Steven Baker: ...a very fast rise in interest rates, which it might then have to combat by further printing money. Government Members know me well for always carrying on my person 1 ounce of fine silver and a $100 trillion dollar note from Zimbabwe. In the end, our society is based on money. One side of every transaction is money. If there is something wrong with money, there is something wrong with the...

Amendment of the Law (26 Mar 2012)

Steven Baker: ...and, of course, its policies are symptomatic of those followed all around the world. Over the past 13 years under new Labour, the money supply expanded from about £700 billion in 1997 to £2.2 trillion in 2010. That was through a massive expansion of bank balance sheets—a huge amount of monetary activism led by central banks, with the Bank of England keeping interest rates too low for...

Chancellor of the Exchequer: The Economy (6 Dec 2011)

Steven Baker: ...? I have just checked the M4 money supply figures—I am sorry to return to aggregates, but needs must. When Labour came to power the money supply was about £700 billion and it is now about £2.1 trillion, so it has tripled over the past 14 years. Unfortunately, most economists talk about money flowing into the economy as if it were water poured into a tank that found its own level...

Apprenticeships and Skills (Public Procurement Contracts): Equitable Life (Payments) Bill (14 Sep 2010)

Steven Baker: ...further figures. Writing on the IEA's website, the author, a Mr Nick Silver, who is an accomplished actuary, points out that the state now owes, including pension liabilities, a staggering £6.5 trillion. To save Members from reaching for their calculators, I should say that full compensation for Equitable Life victims would amount to one tenth of 1% of our current national debt, including...

Oral Answers to Questions — Electoral Commission Committee: Budget Resolutions and Economic Situation (22 Jun 2010)

Steven Baker: ...public liability would be £4,771 billion. The Office for National Statistics has suggested that the banks' full liabilities should be included in the public liability. That would make it £6.3 trillion. Those numbers are preposterous. I should like to break down the last number, because it is so preposterous: first, the official debt, £772 billion; the cost of financial interventions,...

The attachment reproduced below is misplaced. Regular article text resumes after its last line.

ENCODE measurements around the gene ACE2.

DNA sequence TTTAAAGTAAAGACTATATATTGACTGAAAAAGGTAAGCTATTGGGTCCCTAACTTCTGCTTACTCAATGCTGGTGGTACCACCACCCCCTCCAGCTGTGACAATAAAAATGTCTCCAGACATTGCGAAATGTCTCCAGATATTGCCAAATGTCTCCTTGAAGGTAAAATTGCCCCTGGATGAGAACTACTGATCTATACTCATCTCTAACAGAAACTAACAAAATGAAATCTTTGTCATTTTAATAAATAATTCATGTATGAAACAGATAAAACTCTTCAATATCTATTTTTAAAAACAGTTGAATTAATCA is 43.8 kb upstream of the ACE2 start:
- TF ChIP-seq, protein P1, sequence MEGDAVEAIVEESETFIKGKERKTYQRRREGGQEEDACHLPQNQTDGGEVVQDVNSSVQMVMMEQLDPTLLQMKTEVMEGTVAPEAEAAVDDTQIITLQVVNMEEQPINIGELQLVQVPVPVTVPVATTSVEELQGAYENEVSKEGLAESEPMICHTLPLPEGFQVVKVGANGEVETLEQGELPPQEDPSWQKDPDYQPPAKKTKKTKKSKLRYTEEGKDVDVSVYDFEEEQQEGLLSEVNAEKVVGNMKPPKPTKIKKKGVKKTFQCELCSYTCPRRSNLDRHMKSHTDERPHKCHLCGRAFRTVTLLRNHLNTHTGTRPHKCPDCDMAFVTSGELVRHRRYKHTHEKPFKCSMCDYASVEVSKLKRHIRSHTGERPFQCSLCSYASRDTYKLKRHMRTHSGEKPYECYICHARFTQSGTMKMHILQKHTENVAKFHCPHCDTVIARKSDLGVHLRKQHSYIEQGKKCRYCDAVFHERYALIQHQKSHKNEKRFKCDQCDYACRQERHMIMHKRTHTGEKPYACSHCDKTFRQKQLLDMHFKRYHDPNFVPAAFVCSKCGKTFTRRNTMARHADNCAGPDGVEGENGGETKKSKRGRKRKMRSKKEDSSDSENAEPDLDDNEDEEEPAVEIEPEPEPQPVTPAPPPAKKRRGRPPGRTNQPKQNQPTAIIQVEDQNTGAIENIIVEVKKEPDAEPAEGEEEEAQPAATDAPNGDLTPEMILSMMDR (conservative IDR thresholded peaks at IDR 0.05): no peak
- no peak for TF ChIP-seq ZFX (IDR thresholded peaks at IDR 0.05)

Create an alert

Advanced search

Find this exact word or phrase

You can also do this from the main search box by putting exact words in quotes: like "cycling" or "hutton report"

By default, we show words related to your search term, like “cycle” and “cycles” in a search for cycling. Putting the word in quotes, like "cycling", will stop this.

Excluding these words

You can also do this from the main search box by putting a minus sign before words you don’t want: like hunting -fox

We also support a bunch of boolean search modifiers, like AND and NEAR, for precise searching.

Date range


You can give a start date, an end date, or both to restrict results to a particular date range. A missing end date implies the current date, and a missing start date implies the oldest date we have in the system. Dates can be entered in any format you wish, e.g. 3rd March 2007 or 17/10/1989


Enter a name here to restrict results to contributions only by that person.


Restrict results to a particular parliament or assembly that we cover (e.g. the Scottish Parliament), or a particular type of data within an institution, such as Commons Written Answers.


If you know the actual Hansard column number of the information you are interested in (perhaps you’re looking up a paper reference), you can restrict results to that; you can also use column:123 in the main search box.